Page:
President Xi Jinping has unveiled a new slate of top leaders that shows he reigns supreme in the Chinese Communist Party (CCP).
He not only placed people loyal to him in key positions, but also defied convention in not naming potential successors to the party's top decision-making body, the seven-member Politburo Standing Committee (PSC).
There had been intense speculation in the run-up to the CCP's five-yearly national congress, which ended on Tuesday, that Mr Xi could signal his intention to remain in power beyond 2022, when his second term of office ends.
That Mr Xi did not put any potential heirs in the PSC is also indicative of his greater clout in deciding who he wants, said Professor Yang Dali of Chicago University.
In the past, retiring leaders got to pick the incoming leaders' successors. The duo that Mr Xi's immediate predecessors had supposedly chosen to succeed him and Premier Li Keqiang were Chongqing party boss Sun Zhengcai and Guangdong party chief Hu Chunhua.
However, Mr Sun was expelled from the party last month for alleged corruption, while Mr Hu did not make it into the PSC yesterday.
Mr Xi also showed confidence in his position by naming two non-allies from rival, albeit weakened, factions to the PSC: Vice-Premier Wang Yang, who belongs to the Communist Youth League faction; and Mr Han Zheng, the incumbent Shanghai party chief who is linked to the Shanghai faction of former president Jiang Zemin.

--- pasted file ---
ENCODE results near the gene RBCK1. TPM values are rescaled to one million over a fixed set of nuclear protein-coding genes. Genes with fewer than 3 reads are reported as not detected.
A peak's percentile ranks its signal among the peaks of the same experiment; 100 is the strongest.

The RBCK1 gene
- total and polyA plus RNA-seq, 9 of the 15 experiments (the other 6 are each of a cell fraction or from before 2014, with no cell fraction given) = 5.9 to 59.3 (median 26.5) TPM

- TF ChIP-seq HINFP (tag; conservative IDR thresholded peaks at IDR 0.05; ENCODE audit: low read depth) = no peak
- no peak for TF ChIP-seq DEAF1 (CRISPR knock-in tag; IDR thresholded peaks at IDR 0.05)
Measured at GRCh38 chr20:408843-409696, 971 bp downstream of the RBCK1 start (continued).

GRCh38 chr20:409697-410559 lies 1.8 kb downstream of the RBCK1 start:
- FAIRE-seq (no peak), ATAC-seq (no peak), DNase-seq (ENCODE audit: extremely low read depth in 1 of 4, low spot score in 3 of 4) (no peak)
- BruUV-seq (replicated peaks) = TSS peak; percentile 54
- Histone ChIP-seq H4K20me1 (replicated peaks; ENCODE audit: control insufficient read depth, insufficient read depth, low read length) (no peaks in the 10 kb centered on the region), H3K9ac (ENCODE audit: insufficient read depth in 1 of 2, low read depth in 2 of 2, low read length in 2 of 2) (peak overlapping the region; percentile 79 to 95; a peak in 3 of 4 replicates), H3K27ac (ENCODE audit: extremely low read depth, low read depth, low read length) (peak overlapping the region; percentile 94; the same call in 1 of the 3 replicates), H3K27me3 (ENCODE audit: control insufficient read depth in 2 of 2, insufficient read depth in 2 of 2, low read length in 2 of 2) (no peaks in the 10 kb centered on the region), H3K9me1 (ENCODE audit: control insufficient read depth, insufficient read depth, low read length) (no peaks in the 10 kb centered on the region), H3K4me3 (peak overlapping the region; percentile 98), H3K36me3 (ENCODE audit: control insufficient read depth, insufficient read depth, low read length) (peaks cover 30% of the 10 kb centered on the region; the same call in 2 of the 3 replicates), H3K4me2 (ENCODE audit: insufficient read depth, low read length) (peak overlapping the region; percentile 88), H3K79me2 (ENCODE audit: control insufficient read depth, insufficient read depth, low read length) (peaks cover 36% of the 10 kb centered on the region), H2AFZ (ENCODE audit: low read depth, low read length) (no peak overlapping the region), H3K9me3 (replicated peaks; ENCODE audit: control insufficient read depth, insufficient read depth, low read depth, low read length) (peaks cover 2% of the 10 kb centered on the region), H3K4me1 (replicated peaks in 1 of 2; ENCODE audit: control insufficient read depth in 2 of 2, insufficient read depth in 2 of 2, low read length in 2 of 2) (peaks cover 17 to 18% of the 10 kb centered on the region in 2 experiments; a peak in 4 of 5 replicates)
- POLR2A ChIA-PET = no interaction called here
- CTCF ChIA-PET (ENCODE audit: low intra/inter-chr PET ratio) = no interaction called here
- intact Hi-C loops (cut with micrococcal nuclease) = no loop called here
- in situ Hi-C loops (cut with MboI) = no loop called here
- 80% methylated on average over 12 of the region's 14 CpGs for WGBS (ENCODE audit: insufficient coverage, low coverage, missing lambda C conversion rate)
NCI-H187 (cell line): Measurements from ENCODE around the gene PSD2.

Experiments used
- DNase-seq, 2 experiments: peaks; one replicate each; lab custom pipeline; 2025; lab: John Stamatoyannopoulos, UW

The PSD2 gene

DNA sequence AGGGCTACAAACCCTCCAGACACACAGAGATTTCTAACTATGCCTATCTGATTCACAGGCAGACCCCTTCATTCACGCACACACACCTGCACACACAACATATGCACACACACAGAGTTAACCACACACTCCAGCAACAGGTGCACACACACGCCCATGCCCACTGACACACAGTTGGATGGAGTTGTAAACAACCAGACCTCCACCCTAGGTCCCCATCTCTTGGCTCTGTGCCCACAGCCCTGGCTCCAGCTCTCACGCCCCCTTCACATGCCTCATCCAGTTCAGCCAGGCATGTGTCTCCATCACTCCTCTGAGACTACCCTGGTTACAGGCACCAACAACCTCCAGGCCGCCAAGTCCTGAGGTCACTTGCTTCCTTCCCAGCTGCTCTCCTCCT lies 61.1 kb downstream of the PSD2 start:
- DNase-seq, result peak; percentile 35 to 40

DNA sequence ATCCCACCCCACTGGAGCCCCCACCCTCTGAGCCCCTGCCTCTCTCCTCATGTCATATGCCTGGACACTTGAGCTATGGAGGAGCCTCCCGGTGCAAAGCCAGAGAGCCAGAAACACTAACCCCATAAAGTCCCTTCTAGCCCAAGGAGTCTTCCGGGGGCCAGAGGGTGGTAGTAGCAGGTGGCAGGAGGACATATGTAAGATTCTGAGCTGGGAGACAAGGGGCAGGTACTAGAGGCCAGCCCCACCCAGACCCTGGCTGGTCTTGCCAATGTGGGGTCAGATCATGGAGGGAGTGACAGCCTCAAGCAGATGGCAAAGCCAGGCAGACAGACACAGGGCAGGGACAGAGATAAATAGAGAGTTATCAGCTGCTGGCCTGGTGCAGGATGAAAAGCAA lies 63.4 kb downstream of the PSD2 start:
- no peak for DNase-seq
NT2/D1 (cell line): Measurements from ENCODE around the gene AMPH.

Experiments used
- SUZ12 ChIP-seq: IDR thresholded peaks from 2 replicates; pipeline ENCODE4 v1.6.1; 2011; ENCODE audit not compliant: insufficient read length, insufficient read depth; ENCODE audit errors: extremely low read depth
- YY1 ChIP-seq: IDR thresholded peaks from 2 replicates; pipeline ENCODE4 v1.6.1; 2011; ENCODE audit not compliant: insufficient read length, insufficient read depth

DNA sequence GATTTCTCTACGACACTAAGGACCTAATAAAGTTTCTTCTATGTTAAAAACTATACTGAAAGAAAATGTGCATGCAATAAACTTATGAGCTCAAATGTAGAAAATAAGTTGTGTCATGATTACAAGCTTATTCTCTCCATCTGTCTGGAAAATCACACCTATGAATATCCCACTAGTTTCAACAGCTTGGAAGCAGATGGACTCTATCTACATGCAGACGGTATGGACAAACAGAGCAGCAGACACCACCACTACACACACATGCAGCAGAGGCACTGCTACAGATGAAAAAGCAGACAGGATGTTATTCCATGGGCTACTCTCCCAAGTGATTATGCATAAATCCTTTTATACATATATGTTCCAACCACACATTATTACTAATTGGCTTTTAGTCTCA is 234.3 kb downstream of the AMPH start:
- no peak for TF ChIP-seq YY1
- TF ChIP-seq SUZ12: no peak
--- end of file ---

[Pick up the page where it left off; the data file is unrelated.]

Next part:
The two men would likely be given less important posts, going by their order of appearance yesterday. Mr Wang's fourth position is usually associated with the head of the top political advisory body, the Chinese People's Political Consultative Conference.
Mr Han, seventh and last in the pecking order, will probably be first vice-premier, at a time when the State Council, or Cabinet, has been reduced in power, noted Hong Kong-based analyst Willy Lam.
Their inclusion in the PSC was meant to show unity and that Mr Xi is leader of the whole party, said Professor Steve Tsang of the School of Oriental and African Studies.
The key posts went to Xi loyalists such as Mr Zhao Leji, ranked sixth, who was made head of the party's anti-graft body, and Mr Li Zhanshu, ranked third, who is likely to become the head of Parliament.
Yesterday began with Mr Xi's re-election as CCP general secretary at the first plenary meeting of the new Central Committee, which also elected a new Politburo and the PSC.
At his meeting with the media, Mr Xi said his new team must deliver the first centenary goal of becoming a moderately prosperous society by 2020, and embark on the second goal of becoming a modern socialist country by 2050.
He said China would "make determined efforts to comprehensively deepen reform and open still wider to the world". It would also work with other nations to build a global community with a shared future, and make new and greater contributions to peace and development for all humanity, he added.
Mr Xi is starting his second five-year term in a position of great strength at a time when China faces both challenges and opportunities. Growth is slowing, even as Chinese society is rapidly ageing. At the same time, with the United States in retreat, there is more room for China to take the lead in international affairs.
Prof Yang noted: "(Xi) is truly overflowing with confidence and power at this very moment."
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